Updated at 3:50 p.m. ET
When the sun rose Thursday over Paradise, Calif., the small town of 27,000 awoke to find the world looking largely as it always had. But by nightfall, Paradise had been all but wiped off the map, with at least five people dead and its buildings reduced to ruin.
Now, the Camp Fire has consumed more than 70,000 acres, and at just 5 percent contained, it is likely to burn through tens of thousands more. And it is just one of several major wildfires now cutting a fiery path through the state.
Nearly 500 miles south of Butte County, another small community had been struggling to cope with a different kind of trauma Thursday afternoon. Thousand Oaks was still reeling with the news that a gunman had slain 12 victims at a bar in cold blood, when a new danger developed just miles to the east.
Unbeknownst to residents, the Woolsey Fire had just ignited a short drive away.
By Friday morning, some 75,000 homes across Ventura and Los Angeles counties — and extending as far south as the city of Malibu — were already under evacuation orders. The wildfire, which has now burned 14,000 acres, was also complicating those evacuation efforts by finding footholds on both sides of one of the region’s main thoroughfares, the 101 Freeway.
Elsewhere in Ventura County, mere miles to the west, a third wildfire ignited within an hour of the Woolsey Fire. Now known as the Hill Fire, that fast-moving blaze has consumed some 6,000 acres of land. It has forced evacuations at Naval Air Station Point Mugu and at California State University, Channel Islands along with several communities near the southern Ventura coastline.
All told, Mark Ghilarducci, director of the California Office of Emergency Services, says the three wildfires have forced more than 150,000 people to evacuate their homes across the state. Acting Gov. Gavin Newsom has also declared a state of emergency in Los Angeles, Ventura and Butte counties.
Some may have lost their lives trying to flee the Camp Fire. The Butte County Sheriff’s Office confirmed Friday at least five people have died.
“The preliminary investigation revealed that the victims were located in vehicles that were overcome by the Camp Fire. Due to the burn injuries, identification could not be immediately made,” the office said in a statement released Friday.
A local couple recorded their own harrowing escape from the region, posting a video on Facebook that recalls scenes from an apocalyptic film.
“Heavenly Father, please help us — please help us to be safe,” the woman prays in the passenger seat, choking back tears as their vehicle threads a path toward safety through billowing clouds of ash and embers.
Another resident told Jeremy Siegel of member station KQED that as she attempted to get out of the area, “we were engulfed in flames — both sides of the road.” She had to turn her vehicle around and head in another direction to escape, but that all the while, it “scared me to death.”
More than 2,200 firefighters are battling the Camp Fire, which, like the other two fires, has been exacerbated by intensely gusty, dry weather — conditions during which “a simple spark can cause a major wildfire,” explains the California Department of Forestry and Fire Protection.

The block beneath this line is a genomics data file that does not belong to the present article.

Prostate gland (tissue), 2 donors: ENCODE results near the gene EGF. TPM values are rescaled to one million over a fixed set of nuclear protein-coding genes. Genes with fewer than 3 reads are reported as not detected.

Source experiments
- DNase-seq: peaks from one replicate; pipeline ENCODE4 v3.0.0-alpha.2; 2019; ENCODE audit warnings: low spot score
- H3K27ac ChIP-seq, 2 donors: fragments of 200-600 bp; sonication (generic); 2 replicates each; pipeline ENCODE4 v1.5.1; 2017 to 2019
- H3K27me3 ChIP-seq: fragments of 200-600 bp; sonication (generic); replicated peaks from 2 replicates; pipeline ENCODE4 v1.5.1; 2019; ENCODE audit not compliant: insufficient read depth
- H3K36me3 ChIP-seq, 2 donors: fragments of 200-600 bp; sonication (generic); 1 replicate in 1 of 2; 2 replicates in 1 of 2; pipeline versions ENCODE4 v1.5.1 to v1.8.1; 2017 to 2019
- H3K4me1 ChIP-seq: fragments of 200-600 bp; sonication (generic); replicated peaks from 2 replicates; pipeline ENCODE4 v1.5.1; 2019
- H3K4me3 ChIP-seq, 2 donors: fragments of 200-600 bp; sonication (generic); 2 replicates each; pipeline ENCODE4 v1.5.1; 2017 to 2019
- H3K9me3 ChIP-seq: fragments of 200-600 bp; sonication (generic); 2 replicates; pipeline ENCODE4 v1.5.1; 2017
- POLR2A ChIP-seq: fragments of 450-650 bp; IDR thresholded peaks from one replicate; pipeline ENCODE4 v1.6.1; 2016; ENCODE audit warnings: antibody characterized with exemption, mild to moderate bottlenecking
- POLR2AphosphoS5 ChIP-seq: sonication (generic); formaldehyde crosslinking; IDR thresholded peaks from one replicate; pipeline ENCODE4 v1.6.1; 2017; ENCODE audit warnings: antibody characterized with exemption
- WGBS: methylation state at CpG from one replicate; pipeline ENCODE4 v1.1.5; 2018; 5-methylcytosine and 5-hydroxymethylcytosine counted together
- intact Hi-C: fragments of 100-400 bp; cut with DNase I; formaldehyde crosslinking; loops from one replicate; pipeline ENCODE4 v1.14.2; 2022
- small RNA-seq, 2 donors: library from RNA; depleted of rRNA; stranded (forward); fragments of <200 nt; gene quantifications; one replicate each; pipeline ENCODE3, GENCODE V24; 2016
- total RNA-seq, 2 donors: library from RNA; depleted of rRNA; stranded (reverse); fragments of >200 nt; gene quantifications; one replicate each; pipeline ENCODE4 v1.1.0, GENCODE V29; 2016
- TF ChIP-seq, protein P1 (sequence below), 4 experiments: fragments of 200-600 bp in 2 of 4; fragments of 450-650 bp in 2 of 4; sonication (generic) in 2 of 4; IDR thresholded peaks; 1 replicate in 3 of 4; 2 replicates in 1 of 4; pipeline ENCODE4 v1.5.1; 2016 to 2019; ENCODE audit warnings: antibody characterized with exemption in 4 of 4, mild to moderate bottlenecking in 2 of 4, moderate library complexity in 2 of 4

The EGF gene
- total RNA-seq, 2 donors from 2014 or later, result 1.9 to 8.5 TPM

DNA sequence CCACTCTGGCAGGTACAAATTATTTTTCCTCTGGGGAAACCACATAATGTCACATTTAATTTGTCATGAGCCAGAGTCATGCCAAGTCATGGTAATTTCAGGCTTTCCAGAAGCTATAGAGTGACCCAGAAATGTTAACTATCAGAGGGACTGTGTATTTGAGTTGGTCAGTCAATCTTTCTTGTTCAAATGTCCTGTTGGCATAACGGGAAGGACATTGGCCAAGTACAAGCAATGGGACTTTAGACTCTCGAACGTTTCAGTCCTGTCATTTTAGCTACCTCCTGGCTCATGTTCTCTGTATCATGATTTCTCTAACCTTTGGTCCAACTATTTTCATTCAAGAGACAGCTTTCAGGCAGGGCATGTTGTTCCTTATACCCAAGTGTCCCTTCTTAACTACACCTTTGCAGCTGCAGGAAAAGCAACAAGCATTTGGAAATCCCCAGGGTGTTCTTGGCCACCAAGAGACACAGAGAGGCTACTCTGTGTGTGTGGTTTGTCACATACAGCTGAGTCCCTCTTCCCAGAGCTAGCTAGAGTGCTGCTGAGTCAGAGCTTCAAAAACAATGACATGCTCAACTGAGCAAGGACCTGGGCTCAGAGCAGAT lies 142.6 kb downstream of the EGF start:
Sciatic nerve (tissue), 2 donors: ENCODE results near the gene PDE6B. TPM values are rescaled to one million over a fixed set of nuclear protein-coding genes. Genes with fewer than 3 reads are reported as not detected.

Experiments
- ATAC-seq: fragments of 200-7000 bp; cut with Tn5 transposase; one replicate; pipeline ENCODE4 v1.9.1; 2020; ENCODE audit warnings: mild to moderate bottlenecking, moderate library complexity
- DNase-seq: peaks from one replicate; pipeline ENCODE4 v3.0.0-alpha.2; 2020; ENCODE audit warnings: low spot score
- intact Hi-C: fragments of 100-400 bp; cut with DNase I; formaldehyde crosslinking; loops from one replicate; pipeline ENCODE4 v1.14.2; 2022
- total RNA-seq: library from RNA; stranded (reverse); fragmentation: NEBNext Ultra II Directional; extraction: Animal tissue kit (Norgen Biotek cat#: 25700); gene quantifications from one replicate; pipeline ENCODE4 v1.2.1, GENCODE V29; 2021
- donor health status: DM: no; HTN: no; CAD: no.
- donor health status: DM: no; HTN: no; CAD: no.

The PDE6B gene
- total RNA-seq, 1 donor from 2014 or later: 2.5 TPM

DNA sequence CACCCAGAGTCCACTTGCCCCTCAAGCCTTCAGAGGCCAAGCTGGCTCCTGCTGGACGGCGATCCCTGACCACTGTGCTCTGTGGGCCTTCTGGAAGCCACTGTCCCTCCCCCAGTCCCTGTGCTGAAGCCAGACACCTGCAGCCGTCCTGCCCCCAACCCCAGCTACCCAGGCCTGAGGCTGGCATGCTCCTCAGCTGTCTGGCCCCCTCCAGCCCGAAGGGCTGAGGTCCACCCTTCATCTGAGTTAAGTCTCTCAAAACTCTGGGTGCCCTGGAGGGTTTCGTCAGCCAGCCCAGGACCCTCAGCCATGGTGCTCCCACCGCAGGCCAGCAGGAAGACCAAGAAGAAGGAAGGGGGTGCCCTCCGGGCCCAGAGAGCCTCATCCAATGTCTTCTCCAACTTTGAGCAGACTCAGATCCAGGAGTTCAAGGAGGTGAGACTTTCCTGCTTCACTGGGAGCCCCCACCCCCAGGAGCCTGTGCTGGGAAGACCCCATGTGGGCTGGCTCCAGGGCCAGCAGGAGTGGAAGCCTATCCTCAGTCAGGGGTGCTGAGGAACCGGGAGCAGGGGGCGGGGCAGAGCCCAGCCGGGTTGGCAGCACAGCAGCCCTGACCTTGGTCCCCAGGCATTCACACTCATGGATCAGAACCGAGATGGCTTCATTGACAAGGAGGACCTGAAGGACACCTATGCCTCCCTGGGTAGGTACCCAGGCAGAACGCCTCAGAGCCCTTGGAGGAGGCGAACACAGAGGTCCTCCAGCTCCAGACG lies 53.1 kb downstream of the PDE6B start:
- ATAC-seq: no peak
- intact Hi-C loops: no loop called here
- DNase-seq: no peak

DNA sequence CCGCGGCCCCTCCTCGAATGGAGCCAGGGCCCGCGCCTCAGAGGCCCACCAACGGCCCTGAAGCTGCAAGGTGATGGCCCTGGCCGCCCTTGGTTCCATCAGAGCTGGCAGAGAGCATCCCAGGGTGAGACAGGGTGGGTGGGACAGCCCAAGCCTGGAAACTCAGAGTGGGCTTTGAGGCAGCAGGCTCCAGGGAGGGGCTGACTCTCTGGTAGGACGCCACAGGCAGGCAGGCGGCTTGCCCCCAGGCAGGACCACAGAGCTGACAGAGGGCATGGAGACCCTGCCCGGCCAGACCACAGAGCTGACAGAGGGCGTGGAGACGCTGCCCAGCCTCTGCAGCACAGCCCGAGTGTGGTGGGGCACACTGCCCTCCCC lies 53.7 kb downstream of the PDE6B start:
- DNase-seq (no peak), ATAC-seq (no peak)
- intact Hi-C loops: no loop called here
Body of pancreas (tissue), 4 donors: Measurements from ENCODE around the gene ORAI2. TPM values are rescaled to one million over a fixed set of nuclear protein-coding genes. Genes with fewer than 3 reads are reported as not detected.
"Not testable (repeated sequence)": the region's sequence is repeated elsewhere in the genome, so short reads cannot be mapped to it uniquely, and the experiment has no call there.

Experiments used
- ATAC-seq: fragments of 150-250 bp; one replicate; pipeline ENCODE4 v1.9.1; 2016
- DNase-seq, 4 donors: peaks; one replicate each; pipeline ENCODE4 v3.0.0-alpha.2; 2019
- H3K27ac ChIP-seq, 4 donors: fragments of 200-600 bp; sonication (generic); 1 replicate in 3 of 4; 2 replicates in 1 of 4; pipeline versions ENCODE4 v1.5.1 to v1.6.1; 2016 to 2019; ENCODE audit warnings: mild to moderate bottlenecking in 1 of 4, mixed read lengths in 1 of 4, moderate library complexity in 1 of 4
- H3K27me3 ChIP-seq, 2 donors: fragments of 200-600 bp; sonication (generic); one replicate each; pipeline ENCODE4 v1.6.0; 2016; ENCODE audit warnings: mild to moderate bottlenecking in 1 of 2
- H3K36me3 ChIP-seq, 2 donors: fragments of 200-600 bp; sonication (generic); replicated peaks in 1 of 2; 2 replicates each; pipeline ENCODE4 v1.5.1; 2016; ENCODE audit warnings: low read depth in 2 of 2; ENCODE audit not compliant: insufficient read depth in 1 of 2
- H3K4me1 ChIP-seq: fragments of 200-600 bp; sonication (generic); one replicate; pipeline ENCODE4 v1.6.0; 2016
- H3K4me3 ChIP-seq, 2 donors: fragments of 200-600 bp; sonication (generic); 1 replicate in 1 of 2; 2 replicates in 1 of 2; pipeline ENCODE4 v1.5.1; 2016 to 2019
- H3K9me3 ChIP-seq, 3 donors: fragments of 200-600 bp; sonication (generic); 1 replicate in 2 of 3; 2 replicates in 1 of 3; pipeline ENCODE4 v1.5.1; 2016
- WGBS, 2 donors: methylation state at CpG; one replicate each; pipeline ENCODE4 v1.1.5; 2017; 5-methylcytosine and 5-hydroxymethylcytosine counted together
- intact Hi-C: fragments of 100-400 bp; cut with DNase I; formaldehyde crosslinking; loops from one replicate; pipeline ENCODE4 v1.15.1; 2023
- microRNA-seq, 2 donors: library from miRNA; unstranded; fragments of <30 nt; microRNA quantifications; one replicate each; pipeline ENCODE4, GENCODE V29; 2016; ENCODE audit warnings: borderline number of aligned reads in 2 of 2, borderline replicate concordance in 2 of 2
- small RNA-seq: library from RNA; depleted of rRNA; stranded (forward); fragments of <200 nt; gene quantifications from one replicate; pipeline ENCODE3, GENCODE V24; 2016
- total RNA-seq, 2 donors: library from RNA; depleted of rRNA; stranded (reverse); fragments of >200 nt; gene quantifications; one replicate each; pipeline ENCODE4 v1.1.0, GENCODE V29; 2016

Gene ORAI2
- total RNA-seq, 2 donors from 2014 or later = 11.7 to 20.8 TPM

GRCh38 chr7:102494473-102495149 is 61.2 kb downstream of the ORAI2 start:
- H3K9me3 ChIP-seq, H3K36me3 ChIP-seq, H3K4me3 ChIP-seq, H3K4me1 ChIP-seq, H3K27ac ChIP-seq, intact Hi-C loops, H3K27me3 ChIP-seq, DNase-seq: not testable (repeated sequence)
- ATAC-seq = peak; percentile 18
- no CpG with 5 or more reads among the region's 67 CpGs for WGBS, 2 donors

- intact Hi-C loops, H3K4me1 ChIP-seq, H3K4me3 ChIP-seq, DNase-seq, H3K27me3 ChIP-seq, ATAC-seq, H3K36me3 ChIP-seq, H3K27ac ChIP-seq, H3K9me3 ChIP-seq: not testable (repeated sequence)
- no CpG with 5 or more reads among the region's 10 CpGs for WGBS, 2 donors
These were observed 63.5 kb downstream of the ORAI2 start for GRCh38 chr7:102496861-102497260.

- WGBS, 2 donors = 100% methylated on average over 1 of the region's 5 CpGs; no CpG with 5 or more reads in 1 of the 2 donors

And Cal Fire Capt. Bill Murphy warned there’s likely still more to come.
“We are by no means out of the woods as far as the danger posed by the fire,” he said. “The amount of uncontained fire line is very large.”
To the south, hundreds of firefighters have their own hands full with the Woolsey and Hill blazes. As of Cal Fire’s latest updates, neither of the two southern blazes was even partially contained, and the Ventura County Fire Department announced that it would be deploying tactical aircraft to battle the fires “as wind and smoke conditions allow.”
“The first part of this fuel bed had not seen fire for many years. Drought-stricken fuels, Santa Ana wind conditions, low relative humidity, high temperatures: it’s a recipe for fire,” said VCFD Assistant Chief Chad Cook, according to the Ventura County Star.
The warm Santa Ana winds remained strong Friday morning, with gusts as high as 70 mph forecast in certain regions around the two southern fires. The National Weather Service does not expect the gusts to subside until later in the day.
At least in the case of the Hill Fire, the location and direction of the blaze are playing to firefighters’ advantage, according to Ventura County Fire Chief Mark Lorenzen.
“Fortunately for us, it is burning into the old footprint of the Springs Fire of 2013, and the fire activity there has diminished,” he told reporters Friday, adding that this has allowed crews to “focus a little bit more heavily” on the Woolsey Fire instead.
People fleeing that blaze have clogged roadways already prone to traffic. Residents reported miles-long traffic jams along the Pacific Coast Highway, which wends its way through Malibu.
Thousands of cars stood bumper to bumper, trying to ply their way slowly south to safer parts — all while a bank of thick gray smoke crept over the horizon.